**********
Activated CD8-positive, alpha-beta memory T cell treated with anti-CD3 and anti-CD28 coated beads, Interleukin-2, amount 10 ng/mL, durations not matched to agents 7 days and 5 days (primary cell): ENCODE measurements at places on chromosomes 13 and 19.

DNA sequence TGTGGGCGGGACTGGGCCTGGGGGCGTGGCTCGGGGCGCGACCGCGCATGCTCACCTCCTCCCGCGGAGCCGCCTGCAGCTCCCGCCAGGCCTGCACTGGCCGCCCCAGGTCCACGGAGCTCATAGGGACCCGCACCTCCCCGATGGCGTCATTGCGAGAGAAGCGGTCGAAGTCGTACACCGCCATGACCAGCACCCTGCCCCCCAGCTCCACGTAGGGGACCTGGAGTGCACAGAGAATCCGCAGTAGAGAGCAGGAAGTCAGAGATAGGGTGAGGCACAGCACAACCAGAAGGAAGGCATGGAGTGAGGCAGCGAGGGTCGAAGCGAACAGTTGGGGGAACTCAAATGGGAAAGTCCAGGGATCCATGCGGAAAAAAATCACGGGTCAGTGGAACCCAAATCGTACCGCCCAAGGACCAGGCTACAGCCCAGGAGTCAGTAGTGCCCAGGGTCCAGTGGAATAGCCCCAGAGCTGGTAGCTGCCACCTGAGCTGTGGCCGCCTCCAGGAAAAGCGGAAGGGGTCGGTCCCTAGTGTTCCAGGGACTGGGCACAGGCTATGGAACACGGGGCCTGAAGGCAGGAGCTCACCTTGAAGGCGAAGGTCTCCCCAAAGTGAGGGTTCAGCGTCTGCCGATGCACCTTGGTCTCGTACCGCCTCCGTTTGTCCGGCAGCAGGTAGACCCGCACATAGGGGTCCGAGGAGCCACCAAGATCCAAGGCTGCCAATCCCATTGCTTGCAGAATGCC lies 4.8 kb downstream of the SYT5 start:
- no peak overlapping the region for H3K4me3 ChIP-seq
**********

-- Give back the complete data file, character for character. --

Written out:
Activated CD8-positive, alpha-beta memory T cell treated with anti-CD3 and anti-CD28 coated beads, Interleukin-2, amount 10 ng/mL, durations not matched to agents 7 days and 5 days (primary cell): ENCODE measurements at places on chromosomes 13 and 19.

DNA sequence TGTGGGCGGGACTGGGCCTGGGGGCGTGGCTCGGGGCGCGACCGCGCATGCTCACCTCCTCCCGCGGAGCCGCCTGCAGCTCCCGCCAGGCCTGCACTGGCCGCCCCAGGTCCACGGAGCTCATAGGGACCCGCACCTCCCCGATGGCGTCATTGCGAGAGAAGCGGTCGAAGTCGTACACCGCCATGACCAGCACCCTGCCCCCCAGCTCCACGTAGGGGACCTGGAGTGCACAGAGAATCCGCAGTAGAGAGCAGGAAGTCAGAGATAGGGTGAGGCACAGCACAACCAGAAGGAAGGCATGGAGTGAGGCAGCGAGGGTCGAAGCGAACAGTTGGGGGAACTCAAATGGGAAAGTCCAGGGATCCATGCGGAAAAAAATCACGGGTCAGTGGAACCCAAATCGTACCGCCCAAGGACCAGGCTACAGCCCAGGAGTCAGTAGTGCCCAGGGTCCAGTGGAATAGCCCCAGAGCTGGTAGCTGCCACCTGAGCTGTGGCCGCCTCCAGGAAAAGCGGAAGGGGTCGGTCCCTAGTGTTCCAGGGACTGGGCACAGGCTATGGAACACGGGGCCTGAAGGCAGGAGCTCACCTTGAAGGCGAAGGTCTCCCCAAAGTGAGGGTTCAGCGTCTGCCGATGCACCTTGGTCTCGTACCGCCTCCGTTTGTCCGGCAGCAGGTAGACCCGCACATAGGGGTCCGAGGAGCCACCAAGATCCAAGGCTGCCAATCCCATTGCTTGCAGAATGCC lies 4.8 kb downstream of the SYT5 start:
- no peak overlapping the region for H3K4me3 ChIP-seq